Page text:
2.  What happened to Alton Sterling is, in fact, about race. If you are tempted to change the subject to something else, please resist that urge. Police kill Black people at a rate disproportionate to both criminal activity and their presence in the population at large. Campaign Zero has done an extraordinary job of cataloging both the extent of this problem, and its relationship to race. What happened to Alton Sterling does not happen to White people.

3. Be aware of a few standard, and racist, media tropes about Black victims. In the wake of police executions, you are bound to hear a few things that distract from the real issues. One of those storylines is that “he was no angel,” wherein the media will outline the various ways in which the victim behaved inappropriately in the past. None of this matters, and it certainly does not change the fact that the police killed the person outside of any legal process. I smoked pot when I was in high school, for example, and if the police used that as justification to murder me, that would be ludicrous. The second narrative that will emerge is that the killing of Alton Sterling is part of the “Ferguson effect,” wherein police killings are linked to increases in crime. This is not true, as there is no statistical connection between local crime rates and police killings:

The final storyline to avoid believing is the notion that the real problem is “Black on Black” crime. Bringing this up is an attempt to change the subject away from the extrajudicial killing of Black people by the police. Not to mention, the vast majority of crimes are committed within racial groups, so “White on White” crime is just as prevalent as “Black on Black” crime.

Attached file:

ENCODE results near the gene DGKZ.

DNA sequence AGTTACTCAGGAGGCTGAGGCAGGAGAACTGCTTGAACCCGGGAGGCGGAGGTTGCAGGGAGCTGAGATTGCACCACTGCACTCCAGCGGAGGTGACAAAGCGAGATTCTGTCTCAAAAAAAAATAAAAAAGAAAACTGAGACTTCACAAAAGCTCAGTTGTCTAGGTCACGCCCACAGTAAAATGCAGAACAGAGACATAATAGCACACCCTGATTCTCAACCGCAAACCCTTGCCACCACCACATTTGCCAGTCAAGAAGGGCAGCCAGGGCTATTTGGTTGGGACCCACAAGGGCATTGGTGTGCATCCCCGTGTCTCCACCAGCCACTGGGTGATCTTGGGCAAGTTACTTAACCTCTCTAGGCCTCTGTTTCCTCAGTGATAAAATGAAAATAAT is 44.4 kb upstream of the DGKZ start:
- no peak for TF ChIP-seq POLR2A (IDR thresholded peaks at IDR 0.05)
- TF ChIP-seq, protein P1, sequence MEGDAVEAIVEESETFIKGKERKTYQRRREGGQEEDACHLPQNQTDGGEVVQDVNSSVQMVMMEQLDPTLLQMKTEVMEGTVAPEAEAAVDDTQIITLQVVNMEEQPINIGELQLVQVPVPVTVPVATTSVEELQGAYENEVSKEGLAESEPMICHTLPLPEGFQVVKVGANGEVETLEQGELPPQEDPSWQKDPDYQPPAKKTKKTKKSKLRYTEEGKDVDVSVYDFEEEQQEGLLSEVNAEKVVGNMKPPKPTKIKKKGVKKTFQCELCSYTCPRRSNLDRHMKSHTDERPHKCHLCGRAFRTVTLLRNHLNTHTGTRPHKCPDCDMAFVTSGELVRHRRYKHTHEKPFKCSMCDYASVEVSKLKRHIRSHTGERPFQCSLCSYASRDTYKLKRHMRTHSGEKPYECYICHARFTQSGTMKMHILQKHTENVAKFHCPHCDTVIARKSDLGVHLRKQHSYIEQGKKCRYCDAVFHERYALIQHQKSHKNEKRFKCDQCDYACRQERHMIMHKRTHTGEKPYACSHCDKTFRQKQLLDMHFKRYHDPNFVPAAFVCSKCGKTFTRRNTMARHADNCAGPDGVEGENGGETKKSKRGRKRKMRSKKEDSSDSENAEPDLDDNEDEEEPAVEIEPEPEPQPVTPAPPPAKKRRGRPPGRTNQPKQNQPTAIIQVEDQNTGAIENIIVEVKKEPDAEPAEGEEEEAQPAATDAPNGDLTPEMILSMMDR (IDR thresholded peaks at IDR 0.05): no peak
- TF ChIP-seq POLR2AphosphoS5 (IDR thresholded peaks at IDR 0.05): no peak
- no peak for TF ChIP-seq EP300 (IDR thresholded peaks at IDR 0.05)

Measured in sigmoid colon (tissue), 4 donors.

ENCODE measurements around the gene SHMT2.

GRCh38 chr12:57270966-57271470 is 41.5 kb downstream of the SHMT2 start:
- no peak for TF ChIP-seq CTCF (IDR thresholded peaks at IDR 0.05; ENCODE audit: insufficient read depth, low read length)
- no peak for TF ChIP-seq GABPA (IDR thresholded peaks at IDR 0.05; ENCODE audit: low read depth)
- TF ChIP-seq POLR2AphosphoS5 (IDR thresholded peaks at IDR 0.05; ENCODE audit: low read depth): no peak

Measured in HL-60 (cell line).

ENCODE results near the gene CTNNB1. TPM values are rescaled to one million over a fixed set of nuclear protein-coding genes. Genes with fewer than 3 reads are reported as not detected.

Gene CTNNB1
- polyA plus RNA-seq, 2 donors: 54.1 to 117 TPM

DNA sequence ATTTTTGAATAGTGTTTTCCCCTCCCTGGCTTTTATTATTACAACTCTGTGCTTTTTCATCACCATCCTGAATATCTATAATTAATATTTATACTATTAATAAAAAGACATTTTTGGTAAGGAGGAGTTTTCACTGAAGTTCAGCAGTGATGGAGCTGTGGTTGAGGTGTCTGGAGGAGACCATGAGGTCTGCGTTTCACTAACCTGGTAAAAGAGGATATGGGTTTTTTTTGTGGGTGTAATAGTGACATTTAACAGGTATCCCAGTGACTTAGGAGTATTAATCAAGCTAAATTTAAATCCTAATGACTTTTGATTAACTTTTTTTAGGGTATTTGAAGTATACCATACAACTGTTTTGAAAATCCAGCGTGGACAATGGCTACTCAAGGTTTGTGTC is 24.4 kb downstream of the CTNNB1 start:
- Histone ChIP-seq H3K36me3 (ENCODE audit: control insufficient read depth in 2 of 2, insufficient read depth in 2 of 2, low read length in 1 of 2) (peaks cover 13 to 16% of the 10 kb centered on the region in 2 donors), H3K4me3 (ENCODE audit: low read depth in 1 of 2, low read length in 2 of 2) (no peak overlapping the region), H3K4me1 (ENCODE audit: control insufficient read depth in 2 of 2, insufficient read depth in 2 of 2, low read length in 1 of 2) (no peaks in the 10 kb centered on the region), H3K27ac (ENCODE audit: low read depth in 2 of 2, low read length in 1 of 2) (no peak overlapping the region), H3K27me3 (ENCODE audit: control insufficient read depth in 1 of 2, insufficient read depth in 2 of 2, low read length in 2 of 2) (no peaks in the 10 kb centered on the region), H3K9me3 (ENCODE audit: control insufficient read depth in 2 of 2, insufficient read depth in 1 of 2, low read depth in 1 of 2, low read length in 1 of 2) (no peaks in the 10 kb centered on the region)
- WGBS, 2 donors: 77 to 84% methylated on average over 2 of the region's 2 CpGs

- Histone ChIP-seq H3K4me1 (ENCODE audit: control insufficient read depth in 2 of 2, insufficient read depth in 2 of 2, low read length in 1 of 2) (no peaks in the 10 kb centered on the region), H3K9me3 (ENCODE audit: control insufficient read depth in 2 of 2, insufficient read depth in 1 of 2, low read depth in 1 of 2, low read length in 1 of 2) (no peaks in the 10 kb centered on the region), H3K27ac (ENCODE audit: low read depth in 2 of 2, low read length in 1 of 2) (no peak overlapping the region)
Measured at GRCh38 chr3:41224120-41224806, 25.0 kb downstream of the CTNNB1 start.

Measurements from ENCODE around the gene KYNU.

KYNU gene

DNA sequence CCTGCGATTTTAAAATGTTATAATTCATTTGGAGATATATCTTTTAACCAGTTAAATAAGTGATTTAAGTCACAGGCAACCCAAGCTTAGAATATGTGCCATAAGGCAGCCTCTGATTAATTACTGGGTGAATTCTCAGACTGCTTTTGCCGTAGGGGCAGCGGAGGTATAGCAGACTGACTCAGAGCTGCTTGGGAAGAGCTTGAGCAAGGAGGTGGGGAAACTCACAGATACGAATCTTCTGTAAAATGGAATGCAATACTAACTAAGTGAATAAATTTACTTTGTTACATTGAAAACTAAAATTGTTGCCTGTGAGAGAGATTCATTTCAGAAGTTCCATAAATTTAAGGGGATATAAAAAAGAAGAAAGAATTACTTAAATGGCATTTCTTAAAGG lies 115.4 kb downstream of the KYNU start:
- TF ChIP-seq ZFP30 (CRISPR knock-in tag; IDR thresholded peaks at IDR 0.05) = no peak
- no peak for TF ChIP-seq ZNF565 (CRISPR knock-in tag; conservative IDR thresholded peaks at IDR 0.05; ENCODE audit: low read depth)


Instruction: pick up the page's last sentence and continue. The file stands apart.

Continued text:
4. As a White person, you are in a unique position to influence the perspectives of other White people. If the illegal killing of Black people by the police bothers you, as it should, talk to your White friends about it. There are many nuances and ambiguities in institutional racism, but the police committing murder is not one of them. In many cases, having these conversations will not be easy. The more you talk about race, however, the easier it will become. You might even change some minds, particularly among family members. If you’re already spending time talking to other White people about race, now is a good time to help other White people develop their skills.

It is never too late to make a personal commitment to being a more active ally in the movement for Black lives. A year ago this month, folks were fighting to take down the Confederate flag from the South Carolina state capitol, after the massacre at the Emanuel AME Church in Charleston. A year ago this month we started wondering what happened to Sandra Bland. Correcting these injustices is the work of generations, not years or months. If you’re a White person on the sidelines, we need you in the fight. Please raise your voice, particularly today.